Oak Park and River Forest High School will change its policy of admitting late registrants to special ed classes after the Illinois State Board of Education recently ruled against the school in a complaint filed by the parents of an OPRF special education student.
The complaint filed by parents Scott Berman and Terry Burke in August, charged that an extended school year (ESY), 6-week summer class for special education students, including their daughter, was improperly staffed and overcrowded.
The parents told the District 200 school board of the state ruling at its meeting last Thursday.
The complaint alleged that the class of roughly 17 students had only one certified special education teacher and that classroom assistants performed additional instruction. The students, according to the state board's investigation, were split into three groups for reading instruction. One group was instructed by the teacher while class assistants instructed the other students. The groups were not all in the same class, according to the state board's findings.
The state board found OPRF in violation and ordered the school to submit class lists of student names and disabilities, and requested paperwork showing staff assignments, names of instructors and specific certifications.
According to the state board's ruling, "the role of the classroom assistants should have been to support the instruction provided to the student, rather than to provide direct instruction."
The state board also ruled that the ESY class exceeded the maximum enrollment of 15 students for instructional classes and services for children with disabilities.
"I'm very happy that an official agency has demonstrated some accountability," said Berman. "We've been asking for accountability for the special education department for some time."
Linda Cada, director of special education at OPRF, said the school accepted two additional students in this program after the enrollment deadline. She added that the school would meet the state board's recommendation.
"Because of this complaint, we will no longer be as accommodating," she said. "The ramifications of this complaint means we will have to stick very strictly to the deadlines for accepting students. We understand the busy life special education parents have and sticking to the deadline is not always their preference."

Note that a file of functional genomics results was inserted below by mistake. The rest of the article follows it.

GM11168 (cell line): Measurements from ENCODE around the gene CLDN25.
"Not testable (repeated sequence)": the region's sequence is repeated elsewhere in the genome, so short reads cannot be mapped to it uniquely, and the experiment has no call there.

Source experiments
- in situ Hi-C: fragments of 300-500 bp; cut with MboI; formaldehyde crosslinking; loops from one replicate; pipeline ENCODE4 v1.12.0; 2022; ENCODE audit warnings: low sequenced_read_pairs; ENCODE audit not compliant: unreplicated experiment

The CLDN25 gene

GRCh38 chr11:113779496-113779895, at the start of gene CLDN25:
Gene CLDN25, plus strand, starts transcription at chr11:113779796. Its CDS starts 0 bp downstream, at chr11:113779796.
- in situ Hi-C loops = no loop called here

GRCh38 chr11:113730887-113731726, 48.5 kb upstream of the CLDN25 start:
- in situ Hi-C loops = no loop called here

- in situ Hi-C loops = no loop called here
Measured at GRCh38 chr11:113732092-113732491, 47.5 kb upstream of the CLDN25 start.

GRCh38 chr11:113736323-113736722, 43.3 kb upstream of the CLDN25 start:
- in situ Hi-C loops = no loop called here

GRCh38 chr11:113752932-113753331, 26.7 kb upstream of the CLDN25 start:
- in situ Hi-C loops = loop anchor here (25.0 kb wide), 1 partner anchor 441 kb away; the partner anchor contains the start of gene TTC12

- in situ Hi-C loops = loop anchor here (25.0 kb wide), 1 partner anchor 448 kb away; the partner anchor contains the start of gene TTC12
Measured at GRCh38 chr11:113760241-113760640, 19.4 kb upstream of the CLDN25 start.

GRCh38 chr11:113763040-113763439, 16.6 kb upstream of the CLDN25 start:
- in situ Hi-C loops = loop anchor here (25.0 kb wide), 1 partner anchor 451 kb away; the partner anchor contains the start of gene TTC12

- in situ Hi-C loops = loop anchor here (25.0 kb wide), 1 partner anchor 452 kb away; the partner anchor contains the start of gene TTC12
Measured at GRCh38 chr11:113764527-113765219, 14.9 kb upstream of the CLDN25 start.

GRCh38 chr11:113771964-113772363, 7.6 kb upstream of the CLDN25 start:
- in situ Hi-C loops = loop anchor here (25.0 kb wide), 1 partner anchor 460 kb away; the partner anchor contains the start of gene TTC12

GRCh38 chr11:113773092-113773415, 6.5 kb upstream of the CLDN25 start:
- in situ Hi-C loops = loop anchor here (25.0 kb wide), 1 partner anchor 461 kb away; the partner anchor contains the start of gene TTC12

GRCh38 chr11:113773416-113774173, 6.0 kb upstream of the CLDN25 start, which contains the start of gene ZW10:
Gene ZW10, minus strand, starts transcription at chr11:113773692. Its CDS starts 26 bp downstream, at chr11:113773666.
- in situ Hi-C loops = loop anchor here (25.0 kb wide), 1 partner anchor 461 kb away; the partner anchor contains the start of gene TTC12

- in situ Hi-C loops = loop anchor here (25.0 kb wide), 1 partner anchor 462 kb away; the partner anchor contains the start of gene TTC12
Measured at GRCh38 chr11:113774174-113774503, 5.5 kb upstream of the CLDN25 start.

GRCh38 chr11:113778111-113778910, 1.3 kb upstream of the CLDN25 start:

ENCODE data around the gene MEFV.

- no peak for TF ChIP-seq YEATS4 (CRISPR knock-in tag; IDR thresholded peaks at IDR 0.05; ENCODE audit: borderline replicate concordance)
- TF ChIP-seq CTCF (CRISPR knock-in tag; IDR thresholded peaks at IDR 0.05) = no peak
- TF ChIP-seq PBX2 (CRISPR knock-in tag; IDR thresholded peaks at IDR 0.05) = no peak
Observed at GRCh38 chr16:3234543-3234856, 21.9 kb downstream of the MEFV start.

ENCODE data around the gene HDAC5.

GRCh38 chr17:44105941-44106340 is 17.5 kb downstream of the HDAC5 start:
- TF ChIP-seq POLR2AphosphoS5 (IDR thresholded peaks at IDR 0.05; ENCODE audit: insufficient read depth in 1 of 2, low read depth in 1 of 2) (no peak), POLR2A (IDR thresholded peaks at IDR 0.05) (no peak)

Parents allege Rigas conflict
Last Thursday's meeting also turned contentious during open session when Berman questioned the relationship between the school's law firm and school board President John Rigas.
Berman suggested a "conflict of interest," between Franczek & Sullivan, the school's law firm, and a software company which is owned, in part, by Rigas. The law firm is a customer of Microsystems, a software company co-founded by Rigas in 1997. Microsystems specializes in document-conversion software.
Berman said Microsystems made "considerable money" selling software services to Franczek & Sullivan. The law firm did purchase a software license from Microsystems in July 2001 for $7,500, according to Rigas, who said he wasn't aware that the law firm was among his company's clients until about two years ago. The firm also paid a customer service fee for telephone support and updates to software in 2001, Rigas said.
Rigas, however, countered that Franczek & Sullivan represented far less of the company's total revenues, than had been alleged. He also indicated that the law firm has represented the school long before he founded the company in 1997.
Rigas, who was elected to the board in late 2000 but was seated in April 2001, said there was no basis to the charges.
"I'm not involved in sales," he said. "This [purchase] involved our tech department."
Berman said that he was only pointing out what was on public record and was not attacking Rigas' integrity.
Franczek & Sullivan attorney John Relias, who represented the school in the special education complaint, called the suggestion of a conflict of interest, "absolutely ridiculous."
Several of Franczek & Sullivan's founding partners, Relias said, had represented the school since the early 1980s. They went on to start their own law firm in 1994 and took on OPRF among its clients.
"This just shows how scurrilous these charges are because there's no basis for them," he said.
In regards to the state board's ruling against OPRF, he called it, "a technical ruling," and said there was nothing in the ruling indicating that the students were not learning.
"The bottom line is that the students were progressing and that's all that really matters," he said.